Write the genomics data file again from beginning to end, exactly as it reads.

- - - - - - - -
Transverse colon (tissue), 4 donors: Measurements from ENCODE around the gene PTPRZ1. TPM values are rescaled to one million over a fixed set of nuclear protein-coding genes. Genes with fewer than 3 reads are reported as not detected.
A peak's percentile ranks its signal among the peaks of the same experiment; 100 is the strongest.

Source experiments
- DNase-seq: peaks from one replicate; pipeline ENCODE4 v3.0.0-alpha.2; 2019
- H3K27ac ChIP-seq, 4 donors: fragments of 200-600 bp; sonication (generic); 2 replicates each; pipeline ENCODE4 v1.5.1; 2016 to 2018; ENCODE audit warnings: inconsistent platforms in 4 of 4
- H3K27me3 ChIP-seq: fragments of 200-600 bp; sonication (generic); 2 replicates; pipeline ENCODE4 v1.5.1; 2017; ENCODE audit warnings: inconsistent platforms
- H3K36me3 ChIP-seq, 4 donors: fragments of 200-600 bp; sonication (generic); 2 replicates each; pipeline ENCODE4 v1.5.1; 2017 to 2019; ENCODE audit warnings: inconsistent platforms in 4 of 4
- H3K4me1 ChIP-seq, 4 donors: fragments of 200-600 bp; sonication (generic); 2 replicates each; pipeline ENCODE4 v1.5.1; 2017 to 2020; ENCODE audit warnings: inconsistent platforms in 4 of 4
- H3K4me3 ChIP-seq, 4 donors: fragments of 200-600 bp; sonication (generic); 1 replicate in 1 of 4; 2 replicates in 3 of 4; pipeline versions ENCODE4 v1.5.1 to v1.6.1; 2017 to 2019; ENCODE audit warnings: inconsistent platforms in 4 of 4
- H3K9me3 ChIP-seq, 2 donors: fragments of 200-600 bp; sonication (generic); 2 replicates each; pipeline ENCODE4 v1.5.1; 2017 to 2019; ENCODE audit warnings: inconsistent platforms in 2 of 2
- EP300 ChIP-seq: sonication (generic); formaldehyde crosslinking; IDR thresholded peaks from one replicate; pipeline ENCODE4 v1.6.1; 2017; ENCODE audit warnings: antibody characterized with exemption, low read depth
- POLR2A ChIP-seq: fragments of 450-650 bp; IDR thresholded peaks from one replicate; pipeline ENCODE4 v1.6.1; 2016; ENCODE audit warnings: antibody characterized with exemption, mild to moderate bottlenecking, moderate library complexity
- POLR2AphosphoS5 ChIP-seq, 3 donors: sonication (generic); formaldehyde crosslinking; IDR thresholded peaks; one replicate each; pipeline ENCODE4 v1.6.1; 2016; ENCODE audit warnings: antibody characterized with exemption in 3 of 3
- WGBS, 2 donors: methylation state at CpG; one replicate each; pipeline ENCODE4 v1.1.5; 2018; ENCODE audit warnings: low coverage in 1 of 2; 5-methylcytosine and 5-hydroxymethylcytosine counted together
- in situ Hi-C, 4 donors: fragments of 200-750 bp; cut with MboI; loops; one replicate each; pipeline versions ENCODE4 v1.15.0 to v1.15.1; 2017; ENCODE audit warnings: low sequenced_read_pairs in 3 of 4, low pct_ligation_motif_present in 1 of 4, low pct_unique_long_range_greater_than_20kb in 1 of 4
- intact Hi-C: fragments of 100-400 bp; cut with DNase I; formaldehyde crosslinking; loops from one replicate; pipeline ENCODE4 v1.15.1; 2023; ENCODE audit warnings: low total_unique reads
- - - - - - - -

Transverse colon (tissue), 4 donors: Measurements from ENCODE around the gene PTPRZ1. TPM values are rescaled to one million over a fixed set of nuclear protein-coding genes. Genes with fewer than 3 reads are reported as not detected.
A peak's percentile ranks its signal among the peaks of the same experiment; 100 is the strongest.

Source experiments
- DNase-seq: peaks from one replicate; pipeline ENCODE4 v3.0.0-alpha.2; 2019
- H3K27ac ChIP-seq, 4 donors: fragments of 200-600 bp; sonication (generic); 2 replicates each; pipeline ENCODE4 v1.5.1; 2016 to 2018; ENCODE audit warnings: inconsistent platforms in 4 of 4
- H3K27me3 ChIP-seq: fragments of 200-600 bp; sonication (generic); 2 replicates; pipeline ENCODE4 v1.5.1; 2017; ENCODE audit warnings: inconsistent platforms
- H3K36me3 ChIP-seq, 4 donors: fragments of 200-600 bp; sonication (generic); 2 replicates each; pipeline ENCODE4 v1.5.1; 2017 to 2019; ENCODE audit warnings: inconsistent platforms in 4 of 4
- H3K4me1 ChIP-seq, 4 donors: fragments of 200-600 bp; sonication (generic); 2 replicates each; pipeline ENCODE4 v1.5.1; 2017 to 2020; ENCODE audit warnings: inconsistent platforms in 4 of 4
- H3K4me3 ChIP-seq, 4 donors: fragments of 200-600 bp; sonication (generic); 1 replicate in 1 of 4; 2 replicates in 3 of 4; pipeline versions ENCODE4 v1.5.1 to v1.6.1; 2017 to 2019; ENCODE audit warnings: inconsistent platforms in 4 of 4
- H3K9me3 ChIP-seq, 2 donors: fragments of 200-600 bp; sonication (generic); 2 replicates each; pipeline ENCODE4 v1.5.1; 2017 to 2019; ENCODE audit warnings: inconsistent platforms in 2 of 2
- EP300 ChIP-seq: sonication (generic); formaldehyde crosslinking; IDR thresholded peaks from one replicate; pipeline ENCODE4 v1.6.1; 2017; ENCODE audit warnings: antibody characterized with exemption, low read depth
- POLR2A ChIP-seq: fragments of 450-650 bp; IDR thresholded peaks from one replicate; pipeline ENCODE4 v1.6.1; 2016; ENCODE audit warnings: antibody characterized with exemption, mild to moderate bottlenecking, moderate library complexity
- POLR2AphosphoS5 ChIP-seq, 3 donors: sonication (generic); formaldehyde crosslinking; IDR thresholded peaks; one replicate each; pipeline ENCODE4 v1.6.1; 2016; ENCODE audit warnings: antibody characterized with exemption in 3 of 3
- WGBS, 2 donors: methylation state at CpG; one replicate each; pipeline ENCODE4 v1.1.5; 2018; ENCODE audit warnings: low coverage in 1 of 2; 5-methylcytosine and 5-hydroxymethylcytosine counted together
- in situ Hi-C, 4 donors: fragments of 200-750 bp; cut with MboI; loops; one replicate each; pipeline versions ENCODE4 v1.15.0 to v1.15.1; 2017; ENCODE audit warnings: low sequenced_read_pairs in 3 of 4, low pct_ligation_motif_present in 1 of 4, low pct_unique_long_range_greater_than_20kb in 1 of 4
- intact Hi-C: fragments of 100-400 bp; cut with DNase I; formaldehyde crosslinking; loops from one replicate; pipeline ENCODE4 v1.15.1; 2023; ENCODE audit warnings: low total_unique reads